#168 Pegasus 3 Engine BS 916


Earliest surviving example of the prototype engine for vertical/short takeoff and landing (V/STOL) jets, namely Harriers and AV-8Bs


The Pegasus 3 is the earliest surviving example of the prototype engine for vertical/short takeoff and landing (V/STOL) jets, namely the Royal Air Force's Harriers and US Marine Corps' AV-8Bs. Owned by the Rolls- Royce Heritage Trust (a company-sponsored history and preservation society), the artifact is an early developmental model of the Pegasus 3 engine, the first to fly with sufficient thrust to prove the vectored-thrust concept for V/STOL jet aircraft, in 1960.

The Harrier design is the first and only operational fixed-wing V/STOL aircraft in the western world. These aircraft can operate from small fields, such as ships at sea, and are effective as land- and sea-based fighters, air support, and reconnaissance craft. Wartime vulnerability of airfields and aircraft carriers motivated post-WWII objectives for vertical-takeoff aircraft. During the 1950s numerous projects and research programs were underway in the United States and Europe to achieve V/STOL concepts. Advancing gas-turbine technology encouraged the study of direct jet lift systems and the control and stability problems associated with the transition from hover to wing-borne flight.

All Pegasus engines are distinguished by four rotatable exhaust nozzles that can direct the exhaust downward to lift the aircraft, rearward to propel it during wing-borne flight, and to any angle in between to enable transitions between the two flight regimes. The engine's power is called vectored thrust because the pilot can vary both the magnitude and direction of the thrust.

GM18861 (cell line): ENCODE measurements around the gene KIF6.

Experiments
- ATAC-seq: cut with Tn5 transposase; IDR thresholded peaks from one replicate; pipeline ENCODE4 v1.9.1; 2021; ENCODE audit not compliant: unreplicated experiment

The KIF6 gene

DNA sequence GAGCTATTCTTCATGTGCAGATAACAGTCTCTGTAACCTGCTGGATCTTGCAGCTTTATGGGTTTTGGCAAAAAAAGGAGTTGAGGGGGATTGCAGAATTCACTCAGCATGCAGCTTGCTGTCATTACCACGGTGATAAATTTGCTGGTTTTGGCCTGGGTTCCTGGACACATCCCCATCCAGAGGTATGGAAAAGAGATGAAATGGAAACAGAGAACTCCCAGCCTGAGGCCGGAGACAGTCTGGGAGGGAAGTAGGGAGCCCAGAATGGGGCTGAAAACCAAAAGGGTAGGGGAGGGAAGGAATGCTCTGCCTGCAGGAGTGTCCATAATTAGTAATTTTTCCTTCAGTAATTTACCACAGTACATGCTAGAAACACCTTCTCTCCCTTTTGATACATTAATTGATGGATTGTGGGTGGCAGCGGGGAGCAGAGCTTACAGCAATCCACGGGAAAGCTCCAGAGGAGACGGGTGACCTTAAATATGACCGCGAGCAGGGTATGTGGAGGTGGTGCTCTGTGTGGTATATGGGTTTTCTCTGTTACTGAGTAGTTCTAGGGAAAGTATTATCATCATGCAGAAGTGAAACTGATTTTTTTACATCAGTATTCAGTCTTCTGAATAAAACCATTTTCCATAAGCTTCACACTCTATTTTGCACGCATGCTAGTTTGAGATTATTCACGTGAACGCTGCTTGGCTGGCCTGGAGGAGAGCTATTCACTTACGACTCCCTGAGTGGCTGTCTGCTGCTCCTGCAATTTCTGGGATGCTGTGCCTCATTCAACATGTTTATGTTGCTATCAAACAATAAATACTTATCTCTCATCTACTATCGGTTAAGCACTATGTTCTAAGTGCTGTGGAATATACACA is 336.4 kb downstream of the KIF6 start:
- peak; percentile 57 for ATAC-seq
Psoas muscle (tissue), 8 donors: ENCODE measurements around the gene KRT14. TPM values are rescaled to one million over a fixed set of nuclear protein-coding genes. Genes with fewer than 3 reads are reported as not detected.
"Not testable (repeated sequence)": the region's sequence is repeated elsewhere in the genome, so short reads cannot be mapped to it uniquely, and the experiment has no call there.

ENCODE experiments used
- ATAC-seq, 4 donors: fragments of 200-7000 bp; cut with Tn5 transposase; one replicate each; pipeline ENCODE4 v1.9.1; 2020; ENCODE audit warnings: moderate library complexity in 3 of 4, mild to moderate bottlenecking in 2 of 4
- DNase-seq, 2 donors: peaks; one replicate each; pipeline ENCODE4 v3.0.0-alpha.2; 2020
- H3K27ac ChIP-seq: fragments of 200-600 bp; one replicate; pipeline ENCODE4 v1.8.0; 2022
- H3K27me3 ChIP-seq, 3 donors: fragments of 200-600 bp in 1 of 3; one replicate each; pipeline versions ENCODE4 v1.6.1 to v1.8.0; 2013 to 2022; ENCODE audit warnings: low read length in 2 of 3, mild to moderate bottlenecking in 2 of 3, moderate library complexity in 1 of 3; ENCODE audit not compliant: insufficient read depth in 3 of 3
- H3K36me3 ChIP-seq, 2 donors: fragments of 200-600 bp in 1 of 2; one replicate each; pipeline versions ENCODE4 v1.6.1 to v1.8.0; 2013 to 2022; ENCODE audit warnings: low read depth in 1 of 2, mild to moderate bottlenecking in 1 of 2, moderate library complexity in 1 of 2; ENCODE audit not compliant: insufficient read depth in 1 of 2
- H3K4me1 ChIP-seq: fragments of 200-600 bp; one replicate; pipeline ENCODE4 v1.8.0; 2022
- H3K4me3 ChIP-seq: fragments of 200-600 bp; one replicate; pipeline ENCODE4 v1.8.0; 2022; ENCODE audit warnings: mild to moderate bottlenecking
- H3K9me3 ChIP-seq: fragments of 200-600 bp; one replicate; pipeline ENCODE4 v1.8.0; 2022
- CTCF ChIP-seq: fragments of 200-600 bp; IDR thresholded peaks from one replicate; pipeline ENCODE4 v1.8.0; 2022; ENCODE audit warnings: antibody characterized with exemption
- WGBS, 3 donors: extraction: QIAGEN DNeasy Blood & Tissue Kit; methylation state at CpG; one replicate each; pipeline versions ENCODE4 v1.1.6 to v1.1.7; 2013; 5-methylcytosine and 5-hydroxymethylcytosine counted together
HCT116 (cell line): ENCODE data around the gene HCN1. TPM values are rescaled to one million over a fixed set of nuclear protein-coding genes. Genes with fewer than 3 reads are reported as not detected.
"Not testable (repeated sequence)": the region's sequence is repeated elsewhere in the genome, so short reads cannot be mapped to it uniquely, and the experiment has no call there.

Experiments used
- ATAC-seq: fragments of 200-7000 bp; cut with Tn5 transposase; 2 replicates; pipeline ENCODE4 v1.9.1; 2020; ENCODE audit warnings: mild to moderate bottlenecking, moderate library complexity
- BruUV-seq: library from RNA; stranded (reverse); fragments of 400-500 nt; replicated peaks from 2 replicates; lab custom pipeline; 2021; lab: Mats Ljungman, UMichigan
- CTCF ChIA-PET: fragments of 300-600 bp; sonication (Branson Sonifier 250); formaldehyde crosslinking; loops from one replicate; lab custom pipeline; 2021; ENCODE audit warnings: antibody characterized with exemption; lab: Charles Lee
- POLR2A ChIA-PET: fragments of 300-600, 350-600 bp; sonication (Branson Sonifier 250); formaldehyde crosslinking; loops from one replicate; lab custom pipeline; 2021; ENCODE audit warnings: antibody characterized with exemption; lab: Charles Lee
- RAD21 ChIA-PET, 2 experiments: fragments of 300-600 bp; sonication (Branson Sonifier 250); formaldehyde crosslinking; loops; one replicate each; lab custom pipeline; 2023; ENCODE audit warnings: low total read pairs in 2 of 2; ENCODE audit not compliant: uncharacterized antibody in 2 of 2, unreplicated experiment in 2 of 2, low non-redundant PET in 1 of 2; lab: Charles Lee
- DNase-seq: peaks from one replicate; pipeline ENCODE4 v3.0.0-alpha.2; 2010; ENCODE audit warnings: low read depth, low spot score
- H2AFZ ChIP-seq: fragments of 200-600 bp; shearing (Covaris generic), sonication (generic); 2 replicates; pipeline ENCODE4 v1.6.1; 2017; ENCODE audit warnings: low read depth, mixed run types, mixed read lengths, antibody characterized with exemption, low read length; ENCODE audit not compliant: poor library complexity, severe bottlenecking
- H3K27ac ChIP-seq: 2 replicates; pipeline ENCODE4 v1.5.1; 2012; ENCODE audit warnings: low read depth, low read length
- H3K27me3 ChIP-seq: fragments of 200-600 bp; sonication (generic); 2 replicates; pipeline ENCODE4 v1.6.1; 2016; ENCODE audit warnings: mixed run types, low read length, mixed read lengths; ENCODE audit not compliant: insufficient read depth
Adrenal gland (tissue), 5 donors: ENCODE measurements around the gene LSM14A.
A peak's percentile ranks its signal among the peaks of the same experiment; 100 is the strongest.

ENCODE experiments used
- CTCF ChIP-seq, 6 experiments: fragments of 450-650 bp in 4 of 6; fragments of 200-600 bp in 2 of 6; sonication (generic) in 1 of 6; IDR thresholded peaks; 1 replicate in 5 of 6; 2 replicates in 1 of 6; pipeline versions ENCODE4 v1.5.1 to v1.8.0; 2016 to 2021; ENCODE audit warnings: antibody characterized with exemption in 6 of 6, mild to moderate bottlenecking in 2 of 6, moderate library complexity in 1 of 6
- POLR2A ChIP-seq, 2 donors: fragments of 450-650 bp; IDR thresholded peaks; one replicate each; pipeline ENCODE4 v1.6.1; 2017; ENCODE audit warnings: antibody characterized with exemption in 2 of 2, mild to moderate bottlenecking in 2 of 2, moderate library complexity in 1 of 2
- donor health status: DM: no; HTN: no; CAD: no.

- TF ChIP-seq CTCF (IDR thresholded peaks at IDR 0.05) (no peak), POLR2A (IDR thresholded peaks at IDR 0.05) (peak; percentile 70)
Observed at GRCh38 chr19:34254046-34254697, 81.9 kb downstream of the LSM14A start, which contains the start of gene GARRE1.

Bristol Aero-Engines Ltd. (now part of Rolls-Royce in Bristol) designed the engine while Hawker Aircraft (now part of British Aerospace) was concurrently designing the V/STOL aircraft in the late 1950s. Sir Stanley Hooker led the engine design team, and Sir Sidney Camm led the Hawker team. Nine Kestrels (a development of the P.1127) were ordered in 1962 for evaluation by a US-UK-West German team, and these flew in March 1964 with Pegasus 5 engines (at 15,500 thrust). In 1966 the Kestrel name was changed to Harrier. The Harrier (with a Pegasus 10 Mk 101, the first production model) entered service with the RAF in April 1969, followed by an AV-8A aircraft with the US Marine Corps in 1971. Versions of the basic aircraft have been adopted by the Royal Navy, and the Spanish, Indian, and Italian navies.

Rolls-Royce Pegasus turbofan, Naval Aviation Museum, Pensacola, Florida

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Landmark Location

Rolls-Royce Bristol, England

Useful Links

http://www.rolls-royce.com/defen ce/products/combat_jets/pegasu s.jsp

Ceremony Notes

July 1993, with IMechE

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